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Makeup looking "odd" under LED stage lighting?

  • 1.  Makeup looking "odd" under LED stage lighting?

    Posted 08-27-2021 12:41
    I came across similar threads on this forum, but none seemed to tackle the specific issue I'm questioning, so here goes!  :-)

    Our 850-seat theatre is now starting its fifth year since construction, and all of our stage lights (ellipsoidals, PARs, movers, fresnels, spots, floods) are LED from ETC Lighting.

    Well, when we first opened the theatre, my high school drama students in the makeup crew attempted to use traditional makeup methods on our actors (and while their techniques are certainly not that of professionals), I was rather stunned by the post-show comment of one of our audience members who commented how "odd" the makeup looked under the new lighting which was no longer the traditional incandescent, tungsten style of stage lights everyone was used to for years. This commenter had some experience in doing makeup for theatre, and with makeup not being my strong suit, I honestly did not know how to respond.

    That comment has haunted me ever since, and I've been hesitant to even teach older stage makeup techniques with my stagecraft students out of fear that I'm using outdated methods that no longer work well with LED stage lights. I understand that some stage makeup contains micro metallic elements that might look odd under LED lights, but I could use some direction in knowing answers to the following three questions:

    1) Is there a makeup book for beginners that specifically focuses on techniques of stage makeup UNDER LED LIGHTING?  A lot of books were written during times when all stages used older lighting.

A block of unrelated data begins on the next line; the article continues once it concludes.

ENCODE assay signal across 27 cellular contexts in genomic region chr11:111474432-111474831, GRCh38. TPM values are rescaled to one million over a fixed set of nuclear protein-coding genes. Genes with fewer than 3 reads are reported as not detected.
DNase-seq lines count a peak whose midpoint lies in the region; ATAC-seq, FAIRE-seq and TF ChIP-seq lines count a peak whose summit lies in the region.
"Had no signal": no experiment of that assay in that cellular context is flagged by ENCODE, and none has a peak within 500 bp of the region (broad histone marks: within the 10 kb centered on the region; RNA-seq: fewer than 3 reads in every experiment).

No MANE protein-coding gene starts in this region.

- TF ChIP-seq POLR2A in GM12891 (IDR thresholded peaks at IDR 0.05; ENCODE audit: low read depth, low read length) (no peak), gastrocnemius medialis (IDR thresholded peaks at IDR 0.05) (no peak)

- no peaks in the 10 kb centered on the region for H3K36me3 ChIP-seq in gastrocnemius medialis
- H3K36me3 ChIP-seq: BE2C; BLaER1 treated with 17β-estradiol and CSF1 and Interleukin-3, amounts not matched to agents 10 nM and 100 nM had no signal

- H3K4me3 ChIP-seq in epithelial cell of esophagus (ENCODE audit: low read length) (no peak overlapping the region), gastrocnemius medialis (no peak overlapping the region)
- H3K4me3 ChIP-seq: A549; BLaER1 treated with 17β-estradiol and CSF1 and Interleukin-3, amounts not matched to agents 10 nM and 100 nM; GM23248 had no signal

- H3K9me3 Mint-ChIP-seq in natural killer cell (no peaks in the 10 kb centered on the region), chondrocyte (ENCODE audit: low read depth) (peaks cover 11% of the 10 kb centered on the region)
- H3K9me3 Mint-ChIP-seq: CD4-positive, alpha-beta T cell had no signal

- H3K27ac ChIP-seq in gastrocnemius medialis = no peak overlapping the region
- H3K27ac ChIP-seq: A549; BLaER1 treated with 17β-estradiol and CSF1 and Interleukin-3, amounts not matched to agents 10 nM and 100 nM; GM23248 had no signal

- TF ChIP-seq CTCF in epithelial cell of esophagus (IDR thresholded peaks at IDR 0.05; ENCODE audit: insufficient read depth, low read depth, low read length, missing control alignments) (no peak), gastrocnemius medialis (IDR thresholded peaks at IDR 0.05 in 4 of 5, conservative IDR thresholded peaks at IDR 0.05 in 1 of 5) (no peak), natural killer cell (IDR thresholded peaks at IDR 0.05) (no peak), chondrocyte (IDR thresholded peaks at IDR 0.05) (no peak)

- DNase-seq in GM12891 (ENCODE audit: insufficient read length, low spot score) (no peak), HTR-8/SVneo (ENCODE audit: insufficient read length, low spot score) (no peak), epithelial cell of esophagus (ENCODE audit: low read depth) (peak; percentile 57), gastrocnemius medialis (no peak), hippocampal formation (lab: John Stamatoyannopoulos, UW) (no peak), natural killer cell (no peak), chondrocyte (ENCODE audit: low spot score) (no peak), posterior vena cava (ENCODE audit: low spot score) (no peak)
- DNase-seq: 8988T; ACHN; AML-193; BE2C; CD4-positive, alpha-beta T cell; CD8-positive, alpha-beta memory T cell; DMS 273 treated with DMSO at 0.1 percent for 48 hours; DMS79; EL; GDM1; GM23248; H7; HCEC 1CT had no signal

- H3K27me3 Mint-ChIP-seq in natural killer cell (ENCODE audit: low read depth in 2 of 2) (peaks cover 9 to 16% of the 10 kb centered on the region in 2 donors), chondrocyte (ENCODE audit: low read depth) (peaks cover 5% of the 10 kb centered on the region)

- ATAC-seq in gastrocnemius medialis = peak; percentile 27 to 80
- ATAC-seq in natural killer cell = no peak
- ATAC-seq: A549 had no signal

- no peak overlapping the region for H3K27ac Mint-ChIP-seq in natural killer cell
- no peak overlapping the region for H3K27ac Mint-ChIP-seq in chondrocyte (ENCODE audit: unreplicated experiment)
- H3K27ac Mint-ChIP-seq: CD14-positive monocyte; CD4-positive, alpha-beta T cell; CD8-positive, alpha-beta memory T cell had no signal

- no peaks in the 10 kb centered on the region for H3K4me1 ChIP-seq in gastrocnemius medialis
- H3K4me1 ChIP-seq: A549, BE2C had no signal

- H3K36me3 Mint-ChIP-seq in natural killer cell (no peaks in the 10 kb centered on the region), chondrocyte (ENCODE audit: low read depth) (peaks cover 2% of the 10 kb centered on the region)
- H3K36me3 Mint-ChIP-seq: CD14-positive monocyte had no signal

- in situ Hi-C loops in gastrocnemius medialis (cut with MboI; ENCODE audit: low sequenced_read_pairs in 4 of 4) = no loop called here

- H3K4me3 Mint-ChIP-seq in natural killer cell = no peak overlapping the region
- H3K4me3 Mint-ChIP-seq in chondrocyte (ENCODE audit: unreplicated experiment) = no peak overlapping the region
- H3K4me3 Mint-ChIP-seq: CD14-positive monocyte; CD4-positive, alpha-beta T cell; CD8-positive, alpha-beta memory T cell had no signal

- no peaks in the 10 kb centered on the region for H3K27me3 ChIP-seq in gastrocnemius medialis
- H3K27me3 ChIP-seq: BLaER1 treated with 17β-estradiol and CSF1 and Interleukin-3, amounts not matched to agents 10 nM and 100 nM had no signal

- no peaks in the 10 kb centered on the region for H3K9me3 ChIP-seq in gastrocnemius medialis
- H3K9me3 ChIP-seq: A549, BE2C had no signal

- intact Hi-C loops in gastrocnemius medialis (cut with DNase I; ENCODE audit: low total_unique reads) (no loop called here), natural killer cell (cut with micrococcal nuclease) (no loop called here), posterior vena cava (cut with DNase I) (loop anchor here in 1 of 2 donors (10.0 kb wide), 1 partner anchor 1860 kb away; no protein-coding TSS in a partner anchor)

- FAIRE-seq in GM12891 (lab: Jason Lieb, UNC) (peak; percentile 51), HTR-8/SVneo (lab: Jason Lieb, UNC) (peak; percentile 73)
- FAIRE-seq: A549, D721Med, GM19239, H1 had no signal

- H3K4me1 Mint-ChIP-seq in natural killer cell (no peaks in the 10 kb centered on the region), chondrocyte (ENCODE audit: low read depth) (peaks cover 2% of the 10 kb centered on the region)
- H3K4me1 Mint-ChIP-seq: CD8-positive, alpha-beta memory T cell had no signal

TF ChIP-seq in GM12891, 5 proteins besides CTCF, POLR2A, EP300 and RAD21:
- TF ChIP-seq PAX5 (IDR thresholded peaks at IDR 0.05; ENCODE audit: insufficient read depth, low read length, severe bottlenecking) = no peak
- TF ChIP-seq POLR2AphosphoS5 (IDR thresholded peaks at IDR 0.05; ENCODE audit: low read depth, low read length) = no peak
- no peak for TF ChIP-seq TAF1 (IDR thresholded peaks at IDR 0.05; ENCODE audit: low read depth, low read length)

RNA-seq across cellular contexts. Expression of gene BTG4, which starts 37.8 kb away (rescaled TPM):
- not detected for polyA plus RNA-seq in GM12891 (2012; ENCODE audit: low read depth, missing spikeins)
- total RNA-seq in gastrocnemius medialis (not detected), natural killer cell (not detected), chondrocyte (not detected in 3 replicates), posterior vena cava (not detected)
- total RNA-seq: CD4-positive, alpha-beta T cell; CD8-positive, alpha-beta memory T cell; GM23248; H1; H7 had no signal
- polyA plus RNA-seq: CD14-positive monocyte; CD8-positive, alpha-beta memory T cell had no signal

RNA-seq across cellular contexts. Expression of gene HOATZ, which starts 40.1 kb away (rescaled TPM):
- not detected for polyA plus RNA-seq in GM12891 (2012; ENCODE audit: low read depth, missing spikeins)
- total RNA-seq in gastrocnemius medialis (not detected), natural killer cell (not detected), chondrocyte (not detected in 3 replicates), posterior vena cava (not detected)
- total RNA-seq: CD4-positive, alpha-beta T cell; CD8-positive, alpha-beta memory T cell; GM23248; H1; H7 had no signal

2) Is there a recommended stage makeup brand that works particularly well under LED lighting? I'm guessing the big name players will all say they do, but does anyone know from experience?
    3) Does anyone have any suggestions for straight character makeup under LED lighting they can pass along? I'm looking for advice for the makeup crew, not so much for the lighting crew. I know the two crews definitely go hand in hand, but some other threads kept focusing on changing only the lights, and I'm curious if there are changes to makeup strategies that are recommended as well.

    Thanks, all!  Have a wonderful start to the school year!

    -Julie

    ------------------------------
    Julie Hanisch
    English/Drama Teacher
    Mukwonago High School
    ------------------------------


  • 2.  RE: Makeup looking "odd" under LED stage lighting?

    Posted 08-29-2021 22:16

    I understand that this is not what you want to hear, but the threads suggesting that the lighting needs to be changed are not wrong.  Trying to correct for the lighting with the make-up is no different than trying to correct for the lighting with the scenery paint and fabric selections.  The issue could be coming from several things: